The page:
The Townsend Plan Movement

drawing of Dr. Townsend
Dr. Francis E. Townsend.
SSA History Archives
Townsend and Downey
Dr. Francis E. Townsend (right), confers with Sheridan Downey, U.S. Senator
from California and Upton Sinclair's running mate in the 1934 gubernatorial campaign.
U.S. Office of War Information photo, National Archives.

photo of old car with Townsend sign

Townsend supporters rally in Columbus, Kansas in May 1936.
Library of Congress Photo, LC-USF34-004168-E DLC


The Plan
Dr. Townsend published his plan in a Long Beach, California newspaper, as a kind of extended "Letter to the Editor," in early 1933. He was surprised by the swift and massive response the letter generated. Townsend had tapped a major social problem in America (poverty among the elderly) and the nation was crying out for a solution. Townsend's letter led to the formation of an organization and the development of a formal Plan. The Plan was then published as a pamphlet and distributed throughout America.

This is the pamphlet the Townsend group distributed in early 1934. At this early point in the campaign they saw President Roosevelt as an ally. (You will notice that page 19 of the Plan quotes President Roosevelt at length.) Townsend fully expected Roosevelt to endorse his plan. Roosevelt, like most establishment figures of the era, saw the Townsend Plan as irresponsible and unworkable. Indeed, there is some evidence that Roosevelt was prodded to introduce his Social Security proposal to counter the growing influence of the Townsend Plan. Townsend and his followers were bitterly disappointed with Social Security because it did not promise immediate payments in 1935, because the benefits Social Security promised were small compared to the $200 per month that Townsend wanted, and because people had to work under the Social Security program to earn a payment.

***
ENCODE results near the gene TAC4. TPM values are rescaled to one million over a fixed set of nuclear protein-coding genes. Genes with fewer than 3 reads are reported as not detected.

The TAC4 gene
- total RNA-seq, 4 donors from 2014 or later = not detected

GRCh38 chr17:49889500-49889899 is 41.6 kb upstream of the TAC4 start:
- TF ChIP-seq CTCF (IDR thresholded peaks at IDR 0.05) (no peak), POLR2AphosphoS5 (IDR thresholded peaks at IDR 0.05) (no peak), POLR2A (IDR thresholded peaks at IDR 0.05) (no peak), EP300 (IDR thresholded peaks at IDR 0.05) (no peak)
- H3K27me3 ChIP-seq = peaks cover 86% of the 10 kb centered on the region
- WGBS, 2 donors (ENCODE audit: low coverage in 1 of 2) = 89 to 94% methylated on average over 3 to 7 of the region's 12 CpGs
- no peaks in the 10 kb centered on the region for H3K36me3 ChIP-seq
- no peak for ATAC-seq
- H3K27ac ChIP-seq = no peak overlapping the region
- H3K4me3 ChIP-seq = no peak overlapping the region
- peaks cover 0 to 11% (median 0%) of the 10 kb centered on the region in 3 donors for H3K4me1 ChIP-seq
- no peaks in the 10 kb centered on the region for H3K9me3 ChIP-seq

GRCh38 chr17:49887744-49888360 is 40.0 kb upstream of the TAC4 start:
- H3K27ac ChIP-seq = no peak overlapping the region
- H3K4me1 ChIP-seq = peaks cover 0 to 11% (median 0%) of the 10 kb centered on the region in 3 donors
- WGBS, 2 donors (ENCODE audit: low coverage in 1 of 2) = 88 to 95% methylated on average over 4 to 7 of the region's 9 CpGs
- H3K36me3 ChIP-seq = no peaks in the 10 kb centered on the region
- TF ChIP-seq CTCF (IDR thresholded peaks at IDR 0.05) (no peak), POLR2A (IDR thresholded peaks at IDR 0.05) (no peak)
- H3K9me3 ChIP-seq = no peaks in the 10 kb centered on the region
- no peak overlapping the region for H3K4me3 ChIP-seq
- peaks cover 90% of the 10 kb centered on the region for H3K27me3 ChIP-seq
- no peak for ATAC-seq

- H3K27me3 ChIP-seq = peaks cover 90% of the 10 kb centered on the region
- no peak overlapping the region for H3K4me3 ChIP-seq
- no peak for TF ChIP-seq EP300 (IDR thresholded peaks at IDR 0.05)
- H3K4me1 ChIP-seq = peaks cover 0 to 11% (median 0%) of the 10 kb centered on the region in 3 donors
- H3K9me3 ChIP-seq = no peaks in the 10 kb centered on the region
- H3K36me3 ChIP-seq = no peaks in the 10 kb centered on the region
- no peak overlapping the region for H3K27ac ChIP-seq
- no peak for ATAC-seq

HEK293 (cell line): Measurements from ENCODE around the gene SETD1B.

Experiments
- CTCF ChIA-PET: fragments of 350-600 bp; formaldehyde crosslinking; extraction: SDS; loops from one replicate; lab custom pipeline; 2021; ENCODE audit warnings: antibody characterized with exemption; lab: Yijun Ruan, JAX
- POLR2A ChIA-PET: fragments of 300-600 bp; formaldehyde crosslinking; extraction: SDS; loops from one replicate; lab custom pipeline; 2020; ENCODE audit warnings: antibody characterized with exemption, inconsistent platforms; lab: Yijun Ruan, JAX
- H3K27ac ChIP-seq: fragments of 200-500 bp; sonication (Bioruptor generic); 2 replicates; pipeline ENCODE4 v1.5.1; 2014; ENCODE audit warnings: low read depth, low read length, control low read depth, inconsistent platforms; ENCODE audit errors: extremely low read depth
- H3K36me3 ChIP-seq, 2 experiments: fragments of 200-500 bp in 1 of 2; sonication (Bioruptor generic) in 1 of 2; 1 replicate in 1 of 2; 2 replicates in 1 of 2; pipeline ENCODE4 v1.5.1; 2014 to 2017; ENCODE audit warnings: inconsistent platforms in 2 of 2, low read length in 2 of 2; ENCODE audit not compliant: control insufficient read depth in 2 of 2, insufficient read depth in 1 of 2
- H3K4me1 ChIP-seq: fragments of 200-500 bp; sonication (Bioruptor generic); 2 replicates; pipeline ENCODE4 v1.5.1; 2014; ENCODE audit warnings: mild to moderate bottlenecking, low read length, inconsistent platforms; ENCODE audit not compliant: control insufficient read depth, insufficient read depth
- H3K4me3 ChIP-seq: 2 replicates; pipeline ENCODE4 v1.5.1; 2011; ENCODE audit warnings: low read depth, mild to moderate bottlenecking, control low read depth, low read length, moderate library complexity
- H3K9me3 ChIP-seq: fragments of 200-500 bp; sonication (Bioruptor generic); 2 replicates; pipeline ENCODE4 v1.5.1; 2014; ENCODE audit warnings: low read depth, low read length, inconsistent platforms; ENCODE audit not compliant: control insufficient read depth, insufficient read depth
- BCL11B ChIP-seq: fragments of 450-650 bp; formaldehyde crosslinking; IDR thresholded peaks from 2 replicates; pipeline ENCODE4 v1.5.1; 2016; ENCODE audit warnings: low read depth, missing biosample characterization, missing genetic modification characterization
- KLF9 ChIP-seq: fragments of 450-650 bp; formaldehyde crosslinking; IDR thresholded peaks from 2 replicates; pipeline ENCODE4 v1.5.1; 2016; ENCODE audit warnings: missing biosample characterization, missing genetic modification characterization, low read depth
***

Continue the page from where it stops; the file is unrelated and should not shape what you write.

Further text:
The Townsend Plan Newsletter

"The Modern Crusader" was the newsletter published by the Townsend Plan's Long Beach, California headquarters. It began publication in the summer of 1934 and this is the October 26, 1934 issue. At this point in the "crusade" enthusiasm is running high and many California politicians and merchants were anxious to be identified with the movement.

Page 1 of the "Crusader" promises the "Largest Mass Meeting in World's History," and to "do Away with Poorhouses." The lead editorial promises nothing less than to ". . . make the United States the ideal spot on earth in which to live."



Editorial Cartoons

These are cartoons related to the Townsend Plan and Social Security--three are from the Townsend newsletter and one is an item from the mid-term 1934 elections.


Decorative Stamps
Among its multitudinous public information materials, the Townsend organization produced license plates, windows stickers, commemorative plates and spoons, and numerous decorative stamps which Plan supporters used to adorn their letters. Here is a sample of a few of the stamps used to promote the program.

Townsend rainbow

Townsend stamp 2

Townsend stamp 7


Townsend Plan stamp


Other Material Related to the Plan

Excerpts from Congressional Hearings on the Townsend Plan (1935)

Excerpts From Townsend's Autobiography (1943)

An Analysis of the Problems with the Townsend Plan (2001)